Expendability Kills Value

Orin Davis
3 min readJan 8, 2018


You’re expendable.

This is a notion driven into your mind over and over, whether it’s because saying the wrong thing (or, horror of horrors: disagreeing!) can get you unfriended (I meant in real life; what were you thinking?), or because you have to abase and contort yourself at work to make sure your boss is happy, or because robots are taking over the world and are going to replace you.

Welcome to the future, where technology feeds us the illusion that anything of value can be replaced as quickly as you can click “Add Friend.” But, along with all of those aphorisms about a “friend” and “real friend” is the fact that true friends have a track record, a history of shared experiences and detailed knowledge that cannot be erased by a single comment. So, too, does every true employee have a track record that cannot be erased by a single failure or an insubordinate act. And even more so does every robot depend upon the track record of the true human beings whose collective knowledge made their existence possible.

Sure, you can find another person with the title “friend,” hire another “marketing manager,” and construct a metallic “factory worker.” But none of those so-called replacements have the track record of the people lost. They don’t have the implicit knowledge that comes from experience and forms the ties that bind. They cannot customize in the same way based on a history of learning preferences, desires, contradictions, and dialectics.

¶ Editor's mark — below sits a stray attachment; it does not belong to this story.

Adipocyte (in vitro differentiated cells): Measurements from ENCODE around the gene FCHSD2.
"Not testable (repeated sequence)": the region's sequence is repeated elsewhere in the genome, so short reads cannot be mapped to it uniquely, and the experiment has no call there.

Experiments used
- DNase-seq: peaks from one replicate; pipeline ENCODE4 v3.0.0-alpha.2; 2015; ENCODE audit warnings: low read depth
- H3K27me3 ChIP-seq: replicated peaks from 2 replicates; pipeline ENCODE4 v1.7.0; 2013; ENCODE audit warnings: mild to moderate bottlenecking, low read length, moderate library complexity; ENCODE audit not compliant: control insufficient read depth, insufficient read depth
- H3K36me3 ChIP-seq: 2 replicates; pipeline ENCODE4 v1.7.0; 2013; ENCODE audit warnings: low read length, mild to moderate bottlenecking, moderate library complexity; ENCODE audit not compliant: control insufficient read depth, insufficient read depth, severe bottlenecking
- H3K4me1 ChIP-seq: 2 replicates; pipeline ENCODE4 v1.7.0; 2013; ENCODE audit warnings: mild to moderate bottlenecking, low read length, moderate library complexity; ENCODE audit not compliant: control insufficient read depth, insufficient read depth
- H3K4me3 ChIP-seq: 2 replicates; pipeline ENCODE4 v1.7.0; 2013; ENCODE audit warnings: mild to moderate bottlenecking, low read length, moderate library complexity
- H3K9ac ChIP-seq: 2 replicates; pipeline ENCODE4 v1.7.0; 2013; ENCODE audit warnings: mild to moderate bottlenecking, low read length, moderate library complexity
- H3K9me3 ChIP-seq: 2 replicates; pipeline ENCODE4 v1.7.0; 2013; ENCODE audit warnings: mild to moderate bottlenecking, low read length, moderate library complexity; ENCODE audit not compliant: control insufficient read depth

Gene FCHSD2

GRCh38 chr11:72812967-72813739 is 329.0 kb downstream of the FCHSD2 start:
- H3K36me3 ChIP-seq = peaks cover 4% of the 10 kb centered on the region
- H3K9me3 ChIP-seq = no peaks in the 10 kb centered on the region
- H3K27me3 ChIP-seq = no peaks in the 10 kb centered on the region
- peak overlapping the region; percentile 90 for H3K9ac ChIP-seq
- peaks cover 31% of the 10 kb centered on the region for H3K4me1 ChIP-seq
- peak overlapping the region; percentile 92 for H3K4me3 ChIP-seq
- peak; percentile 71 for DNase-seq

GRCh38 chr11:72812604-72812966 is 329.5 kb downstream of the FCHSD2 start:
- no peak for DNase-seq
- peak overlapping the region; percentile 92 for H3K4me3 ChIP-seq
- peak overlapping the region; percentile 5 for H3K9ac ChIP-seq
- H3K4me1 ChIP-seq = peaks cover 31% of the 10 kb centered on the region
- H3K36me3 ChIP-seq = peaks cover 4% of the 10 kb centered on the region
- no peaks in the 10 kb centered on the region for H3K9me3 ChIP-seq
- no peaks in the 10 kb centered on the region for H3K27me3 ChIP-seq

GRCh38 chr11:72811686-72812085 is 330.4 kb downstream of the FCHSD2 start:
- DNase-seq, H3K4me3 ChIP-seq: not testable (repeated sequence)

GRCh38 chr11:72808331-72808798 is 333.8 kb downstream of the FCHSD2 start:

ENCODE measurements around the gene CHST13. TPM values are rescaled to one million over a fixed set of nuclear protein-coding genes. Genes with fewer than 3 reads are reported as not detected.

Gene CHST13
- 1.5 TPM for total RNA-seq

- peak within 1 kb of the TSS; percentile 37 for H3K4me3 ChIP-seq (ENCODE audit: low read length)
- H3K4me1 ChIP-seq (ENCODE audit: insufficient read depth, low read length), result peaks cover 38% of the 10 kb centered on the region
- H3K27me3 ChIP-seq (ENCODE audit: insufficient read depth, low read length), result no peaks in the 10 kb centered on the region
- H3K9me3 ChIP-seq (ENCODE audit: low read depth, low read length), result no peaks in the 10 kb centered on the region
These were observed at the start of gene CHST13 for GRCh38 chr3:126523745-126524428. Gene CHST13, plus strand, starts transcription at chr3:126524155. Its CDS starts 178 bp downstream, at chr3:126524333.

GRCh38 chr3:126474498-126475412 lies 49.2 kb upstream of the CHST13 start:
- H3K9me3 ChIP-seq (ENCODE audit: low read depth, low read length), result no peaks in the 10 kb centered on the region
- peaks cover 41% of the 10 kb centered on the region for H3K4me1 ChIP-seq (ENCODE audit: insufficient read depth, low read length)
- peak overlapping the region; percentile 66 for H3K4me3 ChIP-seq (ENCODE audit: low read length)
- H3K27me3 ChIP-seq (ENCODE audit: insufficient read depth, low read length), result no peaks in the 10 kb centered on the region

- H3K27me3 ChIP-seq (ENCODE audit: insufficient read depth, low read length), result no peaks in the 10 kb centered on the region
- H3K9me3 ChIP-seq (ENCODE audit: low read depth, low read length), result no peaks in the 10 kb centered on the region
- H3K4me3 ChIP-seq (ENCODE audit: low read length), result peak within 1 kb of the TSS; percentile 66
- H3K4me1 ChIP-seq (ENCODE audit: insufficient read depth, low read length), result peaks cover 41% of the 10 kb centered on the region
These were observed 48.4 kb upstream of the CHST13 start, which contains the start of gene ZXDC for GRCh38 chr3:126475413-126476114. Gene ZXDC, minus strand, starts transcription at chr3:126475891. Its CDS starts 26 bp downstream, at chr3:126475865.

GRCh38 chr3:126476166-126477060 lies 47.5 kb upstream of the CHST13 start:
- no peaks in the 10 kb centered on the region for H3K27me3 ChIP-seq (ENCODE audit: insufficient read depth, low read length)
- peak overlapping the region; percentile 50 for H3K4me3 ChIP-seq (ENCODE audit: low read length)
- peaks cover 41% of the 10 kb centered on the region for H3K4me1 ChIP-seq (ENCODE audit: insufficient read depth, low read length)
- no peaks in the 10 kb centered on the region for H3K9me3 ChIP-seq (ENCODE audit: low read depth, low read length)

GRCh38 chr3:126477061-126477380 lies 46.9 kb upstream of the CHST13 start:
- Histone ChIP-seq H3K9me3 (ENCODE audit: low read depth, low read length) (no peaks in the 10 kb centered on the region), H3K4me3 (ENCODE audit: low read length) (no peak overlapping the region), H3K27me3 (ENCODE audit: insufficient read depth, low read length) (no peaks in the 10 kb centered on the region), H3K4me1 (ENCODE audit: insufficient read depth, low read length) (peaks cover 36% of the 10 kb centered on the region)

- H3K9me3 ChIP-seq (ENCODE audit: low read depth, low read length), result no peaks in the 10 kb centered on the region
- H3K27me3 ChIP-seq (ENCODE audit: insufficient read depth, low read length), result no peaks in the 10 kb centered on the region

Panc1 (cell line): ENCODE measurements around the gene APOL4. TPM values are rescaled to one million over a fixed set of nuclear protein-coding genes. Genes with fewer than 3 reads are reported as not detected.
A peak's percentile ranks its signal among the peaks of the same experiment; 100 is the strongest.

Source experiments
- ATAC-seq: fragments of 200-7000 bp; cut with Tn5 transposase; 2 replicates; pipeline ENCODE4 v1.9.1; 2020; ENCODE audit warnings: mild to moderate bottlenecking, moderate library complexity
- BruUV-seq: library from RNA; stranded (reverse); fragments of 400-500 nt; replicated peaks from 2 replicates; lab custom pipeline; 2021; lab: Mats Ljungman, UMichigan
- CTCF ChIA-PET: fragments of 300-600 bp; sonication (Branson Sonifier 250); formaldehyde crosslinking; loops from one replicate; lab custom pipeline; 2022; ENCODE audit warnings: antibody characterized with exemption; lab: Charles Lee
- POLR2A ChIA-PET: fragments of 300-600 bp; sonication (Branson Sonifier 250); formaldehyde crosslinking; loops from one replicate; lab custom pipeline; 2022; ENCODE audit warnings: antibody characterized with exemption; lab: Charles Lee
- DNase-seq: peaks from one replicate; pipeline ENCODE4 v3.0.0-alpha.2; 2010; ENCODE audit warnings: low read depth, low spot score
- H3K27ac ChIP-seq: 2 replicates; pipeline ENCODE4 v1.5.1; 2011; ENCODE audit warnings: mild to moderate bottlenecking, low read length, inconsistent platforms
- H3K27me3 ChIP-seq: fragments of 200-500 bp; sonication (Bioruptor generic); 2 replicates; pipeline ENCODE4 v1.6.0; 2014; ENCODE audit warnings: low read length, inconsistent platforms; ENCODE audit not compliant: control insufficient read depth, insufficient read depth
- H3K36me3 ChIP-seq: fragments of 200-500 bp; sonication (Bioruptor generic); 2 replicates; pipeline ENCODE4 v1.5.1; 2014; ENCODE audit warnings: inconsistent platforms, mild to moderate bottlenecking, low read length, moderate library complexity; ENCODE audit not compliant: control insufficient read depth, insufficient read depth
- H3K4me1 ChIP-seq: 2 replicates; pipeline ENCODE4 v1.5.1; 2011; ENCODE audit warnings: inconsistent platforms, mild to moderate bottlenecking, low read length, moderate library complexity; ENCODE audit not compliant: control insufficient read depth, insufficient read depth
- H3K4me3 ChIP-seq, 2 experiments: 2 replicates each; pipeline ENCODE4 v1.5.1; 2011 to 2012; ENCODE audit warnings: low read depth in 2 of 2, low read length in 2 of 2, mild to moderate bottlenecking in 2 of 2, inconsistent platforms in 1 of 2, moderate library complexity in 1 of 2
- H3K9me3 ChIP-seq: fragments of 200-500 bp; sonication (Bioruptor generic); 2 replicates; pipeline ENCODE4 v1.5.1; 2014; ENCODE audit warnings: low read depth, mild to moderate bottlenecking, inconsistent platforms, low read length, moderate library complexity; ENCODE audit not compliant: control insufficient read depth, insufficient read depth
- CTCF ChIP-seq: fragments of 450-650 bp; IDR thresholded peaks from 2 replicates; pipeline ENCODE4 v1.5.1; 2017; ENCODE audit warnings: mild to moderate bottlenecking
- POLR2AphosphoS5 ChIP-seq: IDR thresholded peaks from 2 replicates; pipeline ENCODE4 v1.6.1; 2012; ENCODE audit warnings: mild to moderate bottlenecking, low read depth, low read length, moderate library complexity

Rather, the easier things are to replace, the more we seek out deeper connection, higher quality, and detailed customization. In a sense, social media has made us more miserable because it highlights the rarity of true friends. A job market with a you’re-lucky-to-be-employed-at-all attitude makes the scarcity of talent, creativity, and loyalty an even starker picture. And instant coffee and insert-coin beverage dispensers make us only too aware of how delightful it is to have a fresh, handcrafted caffè latte just the way we like it with all the sound effects and steam.

Take a look at the irony: the more emphasis we place on instant gratification, the harder it is for us to be satisfied. Good friends, good employees, good goods and services are created over time, with human creativity, intention, and effort. To ignore that in life is to court loneliness, to dismiss it in business is to dull your competitive edge, and to eschew it in the accoutrements of life is to dissolve a unique identity.

What instant gratification incites us to do is think only of packaging and not what’s inside. Instead of being about sharing life, instant friendship is about sharing posts. In place of creative effort and unique value-added, expedient hiring is all about job titles. And notice how few “favorite things” we have in our lives since the advent of a clickable “Add to Cart.”

The notion of anything/anyone being part of us, being part of our company, or belonging to us, depends significantly upon the uniqueness of the subject and the value (s)he/it adds, both of which are directly connected to the time and energy expended to integrate them into our worlds. That is, it’s the track record of friends, employees, and even objects, that makes them so valuable to us. Though it may feel good in the moment to destroy things that aren’t perfect, and it may even be an expedient balm to pain, it is nowhere near as good as having and enhancing that history. So, when we encounter imperfections, we can see them as the impetus to destroy, or we can make them opportunities to learn, repair, strengthen, and grow.

“Expendable” is the long word for short value. “Growth” is the short word for long value.



Orin Davis

Self-actualization engineer who makes workplaces great places to work. PI at Quality of Life Lab (www.qllab.org). Consultant. Professor. Startup Advisor.